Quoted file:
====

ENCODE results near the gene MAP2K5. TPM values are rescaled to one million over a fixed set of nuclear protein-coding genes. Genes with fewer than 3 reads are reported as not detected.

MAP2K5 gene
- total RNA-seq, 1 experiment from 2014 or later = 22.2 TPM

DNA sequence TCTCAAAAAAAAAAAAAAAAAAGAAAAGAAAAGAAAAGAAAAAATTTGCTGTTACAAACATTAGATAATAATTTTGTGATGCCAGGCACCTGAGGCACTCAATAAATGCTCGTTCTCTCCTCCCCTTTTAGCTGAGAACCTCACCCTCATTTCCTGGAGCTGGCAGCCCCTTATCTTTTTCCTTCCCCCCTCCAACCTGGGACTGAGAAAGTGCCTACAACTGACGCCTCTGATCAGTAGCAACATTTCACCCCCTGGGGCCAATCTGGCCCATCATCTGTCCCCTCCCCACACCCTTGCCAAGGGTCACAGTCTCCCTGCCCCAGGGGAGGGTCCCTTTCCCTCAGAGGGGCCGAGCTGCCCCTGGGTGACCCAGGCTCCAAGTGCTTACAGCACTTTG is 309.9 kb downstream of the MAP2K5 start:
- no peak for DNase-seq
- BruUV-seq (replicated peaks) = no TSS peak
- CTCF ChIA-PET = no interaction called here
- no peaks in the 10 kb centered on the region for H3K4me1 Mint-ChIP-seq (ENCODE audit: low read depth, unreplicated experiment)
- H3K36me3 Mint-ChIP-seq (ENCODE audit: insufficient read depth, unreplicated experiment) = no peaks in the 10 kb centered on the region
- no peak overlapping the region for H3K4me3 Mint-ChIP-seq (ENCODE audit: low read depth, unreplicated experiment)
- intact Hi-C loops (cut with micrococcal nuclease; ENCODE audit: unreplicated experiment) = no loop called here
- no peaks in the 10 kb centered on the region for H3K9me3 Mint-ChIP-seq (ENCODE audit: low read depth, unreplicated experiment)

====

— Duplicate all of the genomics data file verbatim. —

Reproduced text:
ENCODE results near the gene MAP2K5. TPM values are rescaled to one million over a fixed set of nuclear protein-coding genes. Genes with fewer than 3 reads are reported as not detected.

MAP2K5 gene
- total RNA-seq, 1 experiment from 2014 or later = 22.2 TPM

DNA sequence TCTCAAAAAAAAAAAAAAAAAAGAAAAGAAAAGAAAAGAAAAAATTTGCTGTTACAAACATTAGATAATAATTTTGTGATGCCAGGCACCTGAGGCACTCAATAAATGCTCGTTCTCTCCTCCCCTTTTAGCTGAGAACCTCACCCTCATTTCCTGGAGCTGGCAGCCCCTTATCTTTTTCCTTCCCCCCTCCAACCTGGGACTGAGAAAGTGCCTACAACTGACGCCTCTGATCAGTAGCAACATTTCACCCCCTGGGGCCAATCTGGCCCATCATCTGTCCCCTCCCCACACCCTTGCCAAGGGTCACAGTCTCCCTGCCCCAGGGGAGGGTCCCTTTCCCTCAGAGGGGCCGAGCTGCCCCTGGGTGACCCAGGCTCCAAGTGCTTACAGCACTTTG is 309.9 kb downstream of the MAP2K5 start:
- no peak for DNase-seq
- BruUV-seq (replicated peaks) = no TSS peak
- CTCF ChIA-PET = no interaction called here
- no peaks in the 10 kb centered on the region for H3K4me1 Mint-ChIP-seq (ENCODE audit: low read depth, unreplicated experiment)
- H3K36me3 Mint-ChIP-seq (ENCODE audit: insufficient read depth, unreplicated experiment) = no peaks in the 10 kb centered on the region
- no peak overlapping the region for H3K4me3 Mint-ChIP-seq (ENCODE audit: low read depth, unreplicated experiment)
- intact Hi-C loops (cut with micrococcal nuclease; ENCODE audit: unreplicated experiment) = no loop called here
- no peaks in the 10 kb centered on the region for H3K9me3 Mint-ChIP-seq (ENCODE audit: low read depth, unreplicated experiment)